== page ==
Slam on their experimental new album Athenæum 101
We speak to Stuart McMillan – one half of Glasgow techno mainstays Slam – about the duo's new experimental album, Athenæum 101
The Skinny: Firstly, let’s talk about 101 beats per minute. Why have you chosen that particular tempo for the new album, which explores "left field electronica, ambient, dub and experimental" over 61 continuous minutes?
Stuart McMillan: Orde [Meikle] and I had both spoken about doing an album at that tempo for a few years now. There is no specific reason why it should have been that tempo per se, other than that we are both huge fans of dub reggae and I liked the idea of fusing a Jamaican dub ethos with electronic music, mainly because of the space that tempo allows within the sounds and textures. Also it is the antithesis of what we would normally do. Taking the tempo down and using a similar process to the way we normally make our club tracks gives the genre a different usage and changes the feel completely.
For context, what BPM range would your productions usually fall into?
We would be anywhere between 125 and 135 BPM for club tracks. Although, as a DJ I'm playing some older stuff now that sits quite well at 140! I like the uncompromising nature of fast, banging techno in a club. It takes the listener to a different place on the dancefloor. It becomes very primal, hypnotic and frenzied at the same time. But this new album isn't necessarily about dancing so there's no need for it to be that fast.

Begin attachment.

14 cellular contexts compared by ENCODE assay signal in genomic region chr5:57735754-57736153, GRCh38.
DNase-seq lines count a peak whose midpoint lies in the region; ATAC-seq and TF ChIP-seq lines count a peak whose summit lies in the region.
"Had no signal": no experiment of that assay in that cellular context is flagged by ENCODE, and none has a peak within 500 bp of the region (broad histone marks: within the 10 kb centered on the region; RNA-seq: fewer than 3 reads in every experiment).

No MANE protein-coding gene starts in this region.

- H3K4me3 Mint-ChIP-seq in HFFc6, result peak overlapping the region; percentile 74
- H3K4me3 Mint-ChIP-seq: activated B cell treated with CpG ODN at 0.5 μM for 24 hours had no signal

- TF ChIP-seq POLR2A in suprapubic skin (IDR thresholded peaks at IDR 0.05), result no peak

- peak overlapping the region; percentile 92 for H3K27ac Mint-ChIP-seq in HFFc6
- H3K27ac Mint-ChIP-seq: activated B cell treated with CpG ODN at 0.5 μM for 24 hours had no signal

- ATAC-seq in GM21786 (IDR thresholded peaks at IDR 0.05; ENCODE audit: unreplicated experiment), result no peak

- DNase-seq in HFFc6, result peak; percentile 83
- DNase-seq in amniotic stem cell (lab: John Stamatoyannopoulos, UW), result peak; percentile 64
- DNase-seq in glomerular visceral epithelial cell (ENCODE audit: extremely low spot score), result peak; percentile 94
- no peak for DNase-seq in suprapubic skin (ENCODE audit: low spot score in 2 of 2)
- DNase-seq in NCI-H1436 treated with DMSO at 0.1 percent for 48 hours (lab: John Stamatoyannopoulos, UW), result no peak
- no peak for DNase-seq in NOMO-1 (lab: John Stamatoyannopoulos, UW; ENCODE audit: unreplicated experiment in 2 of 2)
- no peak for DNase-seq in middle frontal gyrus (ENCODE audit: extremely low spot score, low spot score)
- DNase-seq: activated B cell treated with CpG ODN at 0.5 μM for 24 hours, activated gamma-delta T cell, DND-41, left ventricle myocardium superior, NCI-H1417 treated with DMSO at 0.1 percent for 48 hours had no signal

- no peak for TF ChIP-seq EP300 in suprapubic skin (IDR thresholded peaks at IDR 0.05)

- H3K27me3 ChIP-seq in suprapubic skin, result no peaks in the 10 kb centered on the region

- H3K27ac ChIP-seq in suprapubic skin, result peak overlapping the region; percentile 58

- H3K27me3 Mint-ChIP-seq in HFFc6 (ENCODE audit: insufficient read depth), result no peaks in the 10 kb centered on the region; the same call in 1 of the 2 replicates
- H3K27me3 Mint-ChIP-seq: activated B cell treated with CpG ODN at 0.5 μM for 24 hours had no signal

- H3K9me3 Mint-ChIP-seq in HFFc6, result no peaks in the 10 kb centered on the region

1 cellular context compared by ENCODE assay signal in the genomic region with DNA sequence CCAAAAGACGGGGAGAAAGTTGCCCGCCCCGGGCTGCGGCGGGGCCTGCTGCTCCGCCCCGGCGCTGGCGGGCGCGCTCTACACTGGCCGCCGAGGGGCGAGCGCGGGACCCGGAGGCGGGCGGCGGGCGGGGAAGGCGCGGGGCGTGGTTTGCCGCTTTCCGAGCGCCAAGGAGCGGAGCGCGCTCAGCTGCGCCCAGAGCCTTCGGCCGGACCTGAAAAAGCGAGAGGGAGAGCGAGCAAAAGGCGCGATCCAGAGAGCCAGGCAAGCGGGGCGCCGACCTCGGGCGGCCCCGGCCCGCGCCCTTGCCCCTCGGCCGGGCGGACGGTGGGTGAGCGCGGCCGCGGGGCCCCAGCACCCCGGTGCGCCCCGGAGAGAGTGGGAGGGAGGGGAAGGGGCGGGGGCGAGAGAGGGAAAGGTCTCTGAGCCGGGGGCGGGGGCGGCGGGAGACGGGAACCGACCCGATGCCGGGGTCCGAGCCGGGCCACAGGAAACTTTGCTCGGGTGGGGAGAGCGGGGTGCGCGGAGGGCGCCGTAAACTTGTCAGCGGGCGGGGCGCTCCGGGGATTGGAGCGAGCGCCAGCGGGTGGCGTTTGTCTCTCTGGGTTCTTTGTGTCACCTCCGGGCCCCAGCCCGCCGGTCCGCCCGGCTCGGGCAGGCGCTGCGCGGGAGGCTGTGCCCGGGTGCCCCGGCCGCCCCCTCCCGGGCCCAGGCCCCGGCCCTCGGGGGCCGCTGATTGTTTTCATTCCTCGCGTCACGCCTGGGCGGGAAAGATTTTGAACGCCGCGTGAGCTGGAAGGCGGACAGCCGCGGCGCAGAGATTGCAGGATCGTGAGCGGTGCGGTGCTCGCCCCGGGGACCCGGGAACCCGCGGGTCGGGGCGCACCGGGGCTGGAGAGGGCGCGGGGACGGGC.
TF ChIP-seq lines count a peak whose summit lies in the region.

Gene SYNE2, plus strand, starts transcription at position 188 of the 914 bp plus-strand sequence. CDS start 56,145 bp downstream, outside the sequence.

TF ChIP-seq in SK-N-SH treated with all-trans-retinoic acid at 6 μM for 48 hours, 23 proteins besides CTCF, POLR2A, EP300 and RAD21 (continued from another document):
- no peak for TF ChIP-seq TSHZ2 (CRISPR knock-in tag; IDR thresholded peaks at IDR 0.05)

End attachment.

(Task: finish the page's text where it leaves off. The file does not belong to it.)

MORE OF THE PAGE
How would you like listeners to approach the record? Is it a late night, continuous listen with a glass of wine kind of experience?
A glass of wine, a joint, whatever! We didn't envisage any particular place or environment. Personally, it was our downtime album for listening to when we weren't DJing. On the road, travelling through airports or whatever. Maybe it's the album you listen to when you return home from the club, as opposed to the one you play to get ready to go out.
What inspired or motivated you to produce and release this new album? Can you tell us a bit about the circumstances, mood and emotions that went into it?
I think it's fair to say our dancefloor output has been relatively prolific lately. A lot of our time is spent either researching music or making music to play in a club. We had a few weeks off just before the summer and wanted a new challenge, and rather than just go in the studio and create more dancefloor tracks we decided to approach this album in a different way.
It's reflective too, as this year I found myself at a bit of a crossroads emotionally, mainly due to my father passing away among some other things. I needed an escape, and to find a release to create something different. The concept for this record has been floating around in our collective psyches for quite some time now. We both felt it was a good time to approach it again, as we have attempted to start it in the past but were always sidetracked with other things. The way the album was made commanded that it was given full attention over a short period of time.
Where was it recorded and how long did it take? What was the writing process for you as a duo?
It was recorded in my home studio and was done over two two-week periods. The way we generally work together is through a series of jamming sessions, then we catch the good moments and piece them together. This approach [to the album] was untraditional for us in that we started with one idea, which in turn inspired what happened next, then so on and so forth; a bit like [what] you would do when you choose a new record or change the mood within a DJ set.